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01.12.2012 | Research | Ausgabe 1/2012 Open Access

Malaria Journal 1/2012

Defining and detecting malaria epidemics in south-east Iran

Zeitschrift:
Malaria Journal > Ausgabe 1/2012
Autoren:
William R McKelvie, Ali Akbar Haghdoost, Ahmad Raeisi
Wichtige Hinweise

Electronic supplementary material

The online version of this article (doi:10.​1186/​1475-2875-11-81) contains supplementary material, which is available to authorized users.

Competing interests

The authors declare that they have no competing interests.

Authors' contributions

WM conducted the background literature search, cleaned the data, conducted the analysis, and drafted the manuscript. AH developed the research question and data analysis strategy, assisted with data analysis, and assisted in the composition and editing of the manuscript. AR helped develop the research question, provided the data and helped to clean it, and helped in editing the manuscript. All authors read and approved the final manuscript.

Abstract

Background

A lack of consensus on how to define malaria epidemics has impeded the evaluation of early detection systems. This study aimed to develop local definitions of malaria epidemics in a known malarious area of Iran, and to use that definition to evaluate the validity of several epidemic alert thresholds.

Methods

Epidemic definition variables generated from surveillance data were plotted against weekly malaria counts to assess which most accurately labelled aberrations. Various alert thresholds were then generated from weekly counts or log counts. Finally, the best epidemic definition was used to calculate and compare sensitivities, specificities, detection delays, and areas under ROC curves of the alert thresholds.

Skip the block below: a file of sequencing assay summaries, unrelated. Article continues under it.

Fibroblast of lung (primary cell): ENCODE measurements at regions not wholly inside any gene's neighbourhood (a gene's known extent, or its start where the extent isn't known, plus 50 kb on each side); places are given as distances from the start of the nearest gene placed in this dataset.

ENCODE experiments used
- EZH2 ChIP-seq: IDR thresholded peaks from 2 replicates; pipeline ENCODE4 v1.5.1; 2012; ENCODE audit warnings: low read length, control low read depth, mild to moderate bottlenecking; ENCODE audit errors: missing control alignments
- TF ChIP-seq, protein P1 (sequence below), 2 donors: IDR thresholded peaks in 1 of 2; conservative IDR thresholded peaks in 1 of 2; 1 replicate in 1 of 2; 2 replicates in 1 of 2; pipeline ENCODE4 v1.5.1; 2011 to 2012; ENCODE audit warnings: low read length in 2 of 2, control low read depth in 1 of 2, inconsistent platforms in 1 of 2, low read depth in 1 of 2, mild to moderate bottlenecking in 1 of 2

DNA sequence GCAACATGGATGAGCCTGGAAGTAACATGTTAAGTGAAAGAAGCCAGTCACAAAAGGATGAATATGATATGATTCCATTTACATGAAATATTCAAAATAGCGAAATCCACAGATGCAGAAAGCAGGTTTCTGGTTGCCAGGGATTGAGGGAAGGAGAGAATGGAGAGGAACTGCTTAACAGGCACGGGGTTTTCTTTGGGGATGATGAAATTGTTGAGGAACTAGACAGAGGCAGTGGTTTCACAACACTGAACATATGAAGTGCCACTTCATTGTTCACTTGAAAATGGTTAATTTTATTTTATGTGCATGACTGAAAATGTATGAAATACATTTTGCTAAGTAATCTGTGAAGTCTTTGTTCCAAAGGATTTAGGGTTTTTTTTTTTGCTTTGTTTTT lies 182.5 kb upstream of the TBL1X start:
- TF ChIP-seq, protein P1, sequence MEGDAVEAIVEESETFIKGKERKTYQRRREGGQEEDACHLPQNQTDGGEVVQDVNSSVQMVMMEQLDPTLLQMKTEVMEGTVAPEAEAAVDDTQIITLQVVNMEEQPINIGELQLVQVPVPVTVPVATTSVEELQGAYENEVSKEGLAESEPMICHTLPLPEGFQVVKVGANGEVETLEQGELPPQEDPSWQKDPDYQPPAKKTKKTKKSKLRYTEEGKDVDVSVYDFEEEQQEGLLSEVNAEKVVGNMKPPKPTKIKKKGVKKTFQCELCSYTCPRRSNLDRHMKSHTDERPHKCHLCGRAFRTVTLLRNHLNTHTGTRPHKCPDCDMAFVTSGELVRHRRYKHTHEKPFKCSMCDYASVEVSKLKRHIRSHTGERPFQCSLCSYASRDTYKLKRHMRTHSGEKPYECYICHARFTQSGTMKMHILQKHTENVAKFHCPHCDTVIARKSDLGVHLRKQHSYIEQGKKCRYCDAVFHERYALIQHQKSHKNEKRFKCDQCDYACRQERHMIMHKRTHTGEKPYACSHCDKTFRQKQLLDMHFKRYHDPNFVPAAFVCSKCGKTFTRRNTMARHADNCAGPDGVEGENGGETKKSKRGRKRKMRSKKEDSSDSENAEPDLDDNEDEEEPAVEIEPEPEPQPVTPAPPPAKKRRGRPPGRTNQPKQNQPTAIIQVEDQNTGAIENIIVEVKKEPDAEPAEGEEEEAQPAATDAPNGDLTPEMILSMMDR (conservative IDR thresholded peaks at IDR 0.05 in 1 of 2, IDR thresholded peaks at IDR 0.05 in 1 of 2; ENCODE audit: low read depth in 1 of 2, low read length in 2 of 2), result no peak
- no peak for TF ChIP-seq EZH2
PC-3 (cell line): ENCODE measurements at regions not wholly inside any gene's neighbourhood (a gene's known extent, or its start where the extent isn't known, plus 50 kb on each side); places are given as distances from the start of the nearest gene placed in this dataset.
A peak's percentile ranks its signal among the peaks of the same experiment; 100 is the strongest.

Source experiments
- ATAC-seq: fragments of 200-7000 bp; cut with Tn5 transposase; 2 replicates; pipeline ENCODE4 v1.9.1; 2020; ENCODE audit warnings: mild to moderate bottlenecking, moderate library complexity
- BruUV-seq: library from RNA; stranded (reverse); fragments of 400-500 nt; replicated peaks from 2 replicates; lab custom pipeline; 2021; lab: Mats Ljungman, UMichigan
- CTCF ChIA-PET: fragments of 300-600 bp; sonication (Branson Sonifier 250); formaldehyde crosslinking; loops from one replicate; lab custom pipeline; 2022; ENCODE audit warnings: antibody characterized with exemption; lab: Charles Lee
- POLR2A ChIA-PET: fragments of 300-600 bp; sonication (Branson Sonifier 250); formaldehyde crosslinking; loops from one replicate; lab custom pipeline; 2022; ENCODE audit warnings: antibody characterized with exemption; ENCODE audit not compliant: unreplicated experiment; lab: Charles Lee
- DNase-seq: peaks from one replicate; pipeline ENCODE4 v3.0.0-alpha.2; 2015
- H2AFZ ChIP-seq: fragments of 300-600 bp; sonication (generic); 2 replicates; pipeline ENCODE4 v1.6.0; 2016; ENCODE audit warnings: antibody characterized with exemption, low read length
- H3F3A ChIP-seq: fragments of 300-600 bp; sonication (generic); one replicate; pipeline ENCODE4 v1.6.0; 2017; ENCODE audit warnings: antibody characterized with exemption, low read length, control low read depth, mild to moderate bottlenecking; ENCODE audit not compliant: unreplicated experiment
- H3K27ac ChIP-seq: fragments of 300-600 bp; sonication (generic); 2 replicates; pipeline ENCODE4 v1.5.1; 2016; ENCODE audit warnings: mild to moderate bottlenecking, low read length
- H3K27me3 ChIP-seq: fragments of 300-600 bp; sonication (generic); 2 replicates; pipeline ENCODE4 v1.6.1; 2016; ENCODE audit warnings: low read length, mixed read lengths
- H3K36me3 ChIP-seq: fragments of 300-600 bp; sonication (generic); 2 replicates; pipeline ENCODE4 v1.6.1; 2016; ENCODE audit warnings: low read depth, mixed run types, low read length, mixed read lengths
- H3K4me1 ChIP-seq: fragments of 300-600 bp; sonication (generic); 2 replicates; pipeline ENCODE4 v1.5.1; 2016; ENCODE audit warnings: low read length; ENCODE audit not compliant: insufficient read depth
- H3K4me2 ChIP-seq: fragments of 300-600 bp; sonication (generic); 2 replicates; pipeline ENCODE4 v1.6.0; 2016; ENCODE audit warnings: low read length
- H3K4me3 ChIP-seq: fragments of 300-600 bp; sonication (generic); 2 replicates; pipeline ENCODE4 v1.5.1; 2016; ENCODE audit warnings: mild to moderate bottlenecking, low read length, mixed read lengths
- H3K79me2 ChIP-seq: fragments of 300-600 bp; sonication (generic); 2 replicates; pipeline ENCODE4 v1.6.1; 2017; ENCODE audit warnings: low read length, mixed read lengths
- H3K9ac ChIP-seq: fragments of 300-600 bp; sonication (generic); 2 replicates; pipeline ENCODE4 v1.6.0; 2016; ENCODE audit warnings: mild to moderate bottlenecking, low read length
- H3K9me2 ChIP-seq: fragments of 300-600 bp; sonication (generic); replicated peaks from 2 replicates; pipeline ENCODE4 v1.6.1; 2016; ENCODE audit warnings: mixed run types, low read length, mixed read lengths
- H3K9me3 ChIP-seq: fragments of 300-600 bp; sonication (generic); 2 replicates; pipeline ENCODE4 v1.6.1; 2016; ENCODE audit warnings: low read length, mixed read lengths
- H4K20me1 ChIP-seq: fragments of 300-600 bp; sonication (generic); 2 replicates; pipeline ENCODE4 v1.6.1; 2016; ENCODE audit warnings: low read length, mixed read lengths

Results

The best epidemic definition used a minimum duration of four weeks and week-specific and overall smoothed geometric means plus 1.0 standard deviation. It defined 13 epidemics. A modified C-SUM alert of untransformed weekly counts using a threshold of mean + 0.25 SD had the highest combined sensitivity and specificity. Untransformed C-SUM alerts also had the highest area under the ROC curve.

Conclusions

Defining local malaria epidemics using objective criteria facilitated the evaluation of alert thresholds. This approach needs further study to refine epidemic definitions and prospectively evaluate epidemic alerts.
Zusatzmaterial
Authors’ original file for figure 1
12936_2011_2100_MOESM1_ESM.pdf
Authors’ original file for figure 2
12936_2011_2100_MOESM2_ESM.pdf
Literatur
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